Preferences for landscape qualities have been researched for many years. In particular, the approaches of Kaplan and Kaplan as well as Purcell have been applied in numerous studies (e.g. Hunziker et al., 2008). Kaplan and Kaplan (1989) developed a preference model with four empirically derived factors: coherence, legibility, complexity and mystery. These factors can be “translated” into objective forest qualities (e.g. proportion of deadwood, structure, paths, forest edges). Furthermore, the familiarity with a scenery is important. Purcell's (1992) “typicality” approach assumes that humans build “default values” regarding the typical qualities of the environment. People have common default values, and a certain deviation from them is acceptable and raises interest, but larger deviations are perceived as negative. Overall, aesthetic qualities of forest preferences are difficult to define. People like complex and mysterious forests, coherence and legibility, familiarity and naturalness. Structures which are too “chaotic” are not preferred. Forests should provide variety of structures, height and forms and should also provide smooth transitions between them (Gobster, 1992; Hull et al., 2000).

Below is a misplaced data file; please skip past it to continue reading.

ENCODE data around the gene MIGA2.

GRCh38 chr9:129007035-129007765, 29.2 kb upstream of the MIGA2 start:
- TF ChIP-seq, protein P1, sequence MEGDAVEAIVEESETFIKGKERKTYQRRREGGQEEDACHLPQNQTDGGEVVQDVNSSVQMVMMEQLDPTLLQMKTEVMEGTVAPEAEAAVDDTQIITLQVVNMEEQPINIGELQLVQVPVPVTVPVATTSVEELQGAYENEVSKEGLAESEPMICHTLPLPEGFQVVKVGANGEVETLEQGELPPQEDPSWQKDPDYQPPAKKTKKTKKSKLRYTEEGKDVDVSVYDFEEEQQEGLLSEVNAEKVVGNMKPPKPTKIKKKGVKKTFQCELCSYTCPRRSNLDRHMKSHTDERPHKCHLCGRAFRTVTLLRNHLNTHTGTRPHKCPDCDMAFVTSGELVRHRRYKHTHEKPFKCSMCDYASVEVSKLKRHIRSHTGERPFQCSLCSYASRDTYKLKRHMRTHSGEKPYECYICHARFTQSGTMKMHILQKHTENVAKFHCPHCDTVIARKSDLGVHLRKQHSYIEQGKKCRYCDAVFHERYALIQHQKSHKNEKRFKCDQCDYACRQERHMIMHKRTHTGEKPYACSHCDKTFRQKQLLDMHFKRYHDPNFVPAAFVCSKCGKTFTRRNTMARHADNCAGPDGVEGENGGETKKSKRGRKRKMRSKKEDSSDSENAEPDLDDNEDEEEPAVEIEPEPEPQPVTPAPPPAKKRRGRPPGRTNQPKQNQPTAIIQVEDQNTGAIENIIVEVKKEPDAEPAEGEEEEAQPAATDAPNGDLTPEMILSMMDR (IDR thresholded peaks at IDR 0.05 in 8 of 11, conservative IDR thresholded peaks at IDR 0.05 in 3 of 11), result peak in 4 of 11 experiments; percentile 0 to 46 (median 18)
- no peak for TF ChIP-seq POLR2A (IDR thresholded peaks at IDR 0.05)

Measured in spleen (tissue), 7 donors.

Other studies were more specific and investigated natural qualities: broadleaf trees were preferred to conifers, although visitors appreciated mixed forest (e.g. Abildtrup et al., 2013). Preferences for forest maintenance have also been investigated. Earlier Swiss surveys (Hertig, 1979; BUWAL, 1999) indicated that the population mostly regards the forest area as sufficiently large, while to a minor portion of people it seems too small and only rarely is it regarded too large. About the same proportion of Swiss residents regard an increase of wilderness to be positive as the proportion who regard it as negative (Bauer et al., 2009). An overall positive attitude towards wilderness has been found in other studies (Kleinhückelkotten et al., 2009). In a study in France (Dobré et al., 2006), half of the participants rated deadwood as negative and saw it as a sign of poor maintenance of forests. However, these cultural values and preferences for maintenance change over time: in 1978, as much as 80 % of French respondents preferred a manicured, park-like forest without wilderness (Hertig, 1979). Furthermore, these perceptions are fundamentally different in national parks, where 88 % approve of leaving deadwood in the forest (Stelzig, 2000), even though half of the respondents reported that they felt sad about deadwood. Similarly, Hunziker (2000) found that deadwood in the Swiss National Park was perceived as aesthetically displeasing by 32 % of the respondents, but less than 20 % wished more maintenance. Fifteen years later, Backhaus et al. (2013) found that more than 90 % of respondents rated the forest in the National Park as appealing and did not wish it to be more maintained. Furthermore, deadwood was only marginally associated with pollution or climate change. Similar perceptions, which were shaped during the 1980s in the course of the discussion about forest dieback, can be found with regard to the bark beetle (Müller et al., 2008). People get used to the sight of bark beetle damage. In particular, those with a high affinity to the park rated bark beetles more positively and considered them to be normal.